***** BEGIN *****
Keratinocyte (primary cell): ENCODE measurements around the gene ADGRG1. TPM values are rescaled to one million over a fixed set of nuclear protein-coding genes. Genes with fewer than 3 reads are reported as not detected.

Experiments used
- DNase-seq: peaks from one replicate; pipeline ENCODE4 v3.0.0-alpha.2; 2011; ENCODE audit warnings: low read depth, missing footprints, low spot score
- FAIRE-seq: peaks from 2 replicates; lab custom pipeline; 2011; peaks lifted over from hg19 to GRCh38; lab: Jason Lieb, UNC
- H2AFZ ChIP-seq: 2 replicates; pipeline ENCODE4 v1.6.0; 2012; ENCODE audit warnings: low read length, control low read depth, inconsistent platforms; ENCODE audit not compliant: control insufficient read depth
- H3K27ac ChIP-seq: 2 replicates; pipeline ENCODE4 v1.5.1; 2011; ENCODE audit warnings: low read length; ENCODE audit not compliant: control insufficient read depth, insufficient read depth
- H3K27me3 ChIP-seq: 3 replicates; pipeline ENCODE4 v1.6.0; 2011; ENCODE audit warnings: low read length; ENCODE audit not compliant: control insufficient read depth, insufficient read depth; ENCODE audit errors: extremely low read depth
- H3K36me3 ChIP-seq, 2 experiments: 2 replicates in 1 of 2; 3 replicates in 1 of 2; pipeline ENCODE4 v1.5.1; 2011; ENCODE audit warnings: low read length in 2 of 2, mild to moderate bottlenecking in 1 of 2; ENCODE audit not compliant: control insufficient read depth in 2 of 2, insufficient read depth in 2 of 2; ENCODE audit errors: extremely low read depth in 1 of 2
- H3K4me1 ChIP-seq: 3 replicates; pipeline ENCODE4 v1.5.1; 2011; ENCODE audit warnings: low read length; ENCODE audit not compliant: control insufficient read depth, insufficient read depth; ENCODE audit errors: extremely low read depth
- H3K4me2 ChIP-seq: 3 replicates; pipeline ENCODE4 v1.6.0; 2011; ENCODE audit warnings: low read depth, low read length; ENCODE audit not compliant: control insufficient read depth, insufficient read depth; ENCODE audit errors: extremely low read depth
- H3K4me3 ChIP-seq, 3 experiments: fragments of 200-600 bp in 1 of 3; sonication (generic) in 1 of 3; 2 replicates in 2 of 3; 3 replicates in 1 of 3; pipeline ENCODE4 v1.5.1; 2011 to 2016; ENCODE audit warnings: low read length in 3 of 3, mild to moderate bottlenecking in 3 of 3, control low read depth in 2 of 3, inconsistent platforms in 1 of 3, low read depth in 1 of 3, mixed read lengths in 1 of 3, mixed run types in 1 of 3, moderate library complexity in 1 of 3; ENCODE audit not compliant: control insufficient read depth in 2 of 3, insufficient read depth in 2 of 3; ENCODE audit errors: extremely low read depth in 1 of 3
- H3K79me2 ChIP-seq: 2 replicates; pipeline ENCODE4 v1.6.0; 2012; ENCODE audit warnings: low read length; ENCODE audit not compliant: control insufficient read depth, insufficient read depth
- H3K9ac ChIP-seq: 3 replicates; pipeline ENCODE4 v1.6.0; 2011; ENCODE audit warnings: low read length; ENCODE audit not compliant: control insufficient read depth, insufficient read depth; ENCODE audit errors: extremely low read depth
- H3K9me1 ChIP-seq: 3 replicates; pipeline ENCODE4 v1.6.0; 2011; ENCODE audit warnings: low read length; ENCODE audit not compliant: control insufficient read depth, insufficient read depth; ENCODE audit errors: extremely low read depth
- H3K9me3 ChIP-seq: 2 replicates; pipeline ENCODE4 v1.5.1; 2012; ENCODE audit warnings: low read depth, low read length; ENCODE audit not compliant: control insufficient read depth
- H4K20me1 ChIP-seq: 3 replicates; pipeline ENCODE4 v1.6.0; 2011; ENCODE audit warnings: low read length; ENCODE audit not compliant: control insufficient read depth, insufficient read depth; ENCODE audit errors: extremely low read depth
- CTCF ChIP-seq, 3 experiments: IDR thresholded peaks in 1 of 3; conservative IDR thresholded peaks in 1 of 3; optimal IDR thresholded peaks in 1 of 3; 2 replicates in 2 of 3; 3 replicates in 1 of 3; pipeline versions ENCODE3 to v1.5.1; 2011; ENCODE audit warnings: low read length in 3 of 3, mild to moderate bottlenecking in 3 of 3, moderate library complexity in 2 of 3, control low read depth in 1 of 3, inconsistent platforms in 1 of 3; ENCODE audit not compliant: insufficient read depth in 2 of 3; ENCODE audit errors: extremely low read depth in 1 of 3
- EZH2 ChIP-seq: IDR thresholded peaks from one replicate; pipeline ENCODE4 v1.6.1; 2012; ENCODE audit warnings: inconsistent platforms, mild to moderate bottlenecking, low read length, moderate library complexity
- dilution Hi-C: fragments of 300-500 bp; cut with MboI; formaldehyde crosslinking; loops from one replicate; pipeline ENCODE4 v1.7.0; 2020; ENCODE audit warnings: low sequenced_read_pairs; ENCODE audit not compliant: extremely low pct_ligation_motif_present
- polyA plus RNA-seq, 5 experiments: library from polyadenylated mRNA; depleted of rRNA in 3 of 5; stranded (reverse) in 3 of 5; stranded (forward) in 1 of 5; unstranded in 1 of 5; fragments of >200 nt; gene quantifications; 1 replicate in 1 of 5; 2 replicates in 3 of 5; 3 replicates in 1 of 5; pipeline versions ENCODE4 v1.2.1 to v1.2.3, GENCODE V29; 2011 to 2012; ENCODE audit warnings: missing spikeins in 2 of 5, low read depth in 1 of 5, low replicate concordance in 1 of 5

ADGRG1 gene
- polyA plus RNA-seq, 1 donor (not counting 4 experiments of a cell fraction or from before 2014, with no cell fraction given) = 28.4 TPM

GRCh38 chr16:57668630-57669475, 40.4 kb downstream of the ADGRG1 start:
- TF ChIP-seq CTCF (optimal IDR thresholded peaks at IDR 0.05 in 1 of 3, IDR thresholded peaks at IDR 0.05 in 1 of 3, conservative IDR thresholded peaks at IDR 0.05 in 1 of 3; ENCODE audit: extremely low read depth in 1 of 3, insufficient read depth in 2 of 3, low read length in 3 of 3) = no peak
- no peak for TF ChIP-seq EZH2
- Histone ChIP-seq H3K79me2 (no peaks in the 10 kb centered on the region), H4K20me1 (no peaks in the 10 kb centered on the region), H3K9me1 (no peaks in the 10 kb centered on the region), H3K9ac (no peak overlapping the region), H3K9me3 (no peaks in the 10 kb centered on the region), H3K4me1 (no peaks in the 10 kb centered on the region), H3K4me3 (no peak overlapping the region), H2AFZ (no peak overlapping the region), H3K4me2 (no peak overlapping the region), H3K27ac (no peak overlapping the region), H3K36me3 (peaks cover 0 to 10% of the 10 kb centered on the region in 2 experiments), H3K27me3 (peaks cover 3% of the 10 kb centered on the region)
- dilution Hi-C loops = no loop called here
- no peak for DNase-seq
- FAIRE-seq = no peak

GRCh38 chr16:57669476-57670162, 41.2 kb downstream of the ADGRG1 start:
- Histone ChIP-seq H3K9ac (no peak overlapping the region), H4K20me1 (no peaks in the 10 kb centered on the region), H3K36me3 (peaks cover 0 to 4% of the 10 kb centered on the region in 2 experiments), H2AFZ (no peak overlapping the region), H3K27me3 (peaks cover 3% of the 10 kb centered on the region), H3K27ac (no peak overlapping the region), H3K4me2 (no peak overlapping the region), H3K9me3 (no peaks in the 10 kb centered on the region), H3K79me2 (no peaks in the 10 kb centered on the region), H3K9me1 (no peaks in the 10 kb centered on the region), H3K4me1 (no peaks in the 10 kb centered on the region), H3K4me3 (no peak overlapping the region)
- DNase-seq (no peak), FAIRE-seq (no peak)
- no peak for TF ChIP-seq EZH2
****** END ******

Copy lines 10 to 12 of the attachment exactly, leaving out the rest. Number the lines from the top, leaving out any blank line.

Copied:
- H3K4me2 ChIP-seq: 3 replicates; pipeline ENCODE4 v1.6.0; 2011; ENCODE audit warnings: low read depth, low read length; ENCODE audit not compliant: control insufficient read depth, insufficient read depth; ENCODE audit errors: extremely low read depth
- H3K4me3 ChIP-seq, 3 experiments: fragments of 200-600 bp in 1 of 3; sonication (generic) in 1 of 3; 2 replicates in 2 of 3; 3 replicates in 1 of 3; pipeline ENCODE4 v1.5.1; 2011 to 2016; ENCODE audit warnings: low read length in 3 of 3, mild to moderate bottlenecking in 3 of 3, control low read depth in 2 of 3, inconsistent platforms in 1 of 3, low read depth in 1 of 3, mixed read lengths in 1 of 3, mixed run types in 1 of 3, moderate library complexity in 1 of 3; ENCODE audit not compliant: control insufficient read depth in 2 of 3, insufficient read depth in 2 of 3; ENCODE audit errors: extremely low read depth in 1 of 3
- H3K79me2 ChIP-seq: 2 replicates; pipeline ENCODE4 v1.6.0; 2012; ENCODE audit warnings: low read length; ENCODE audit not compliant: control insufficient read depth, insufficient read depth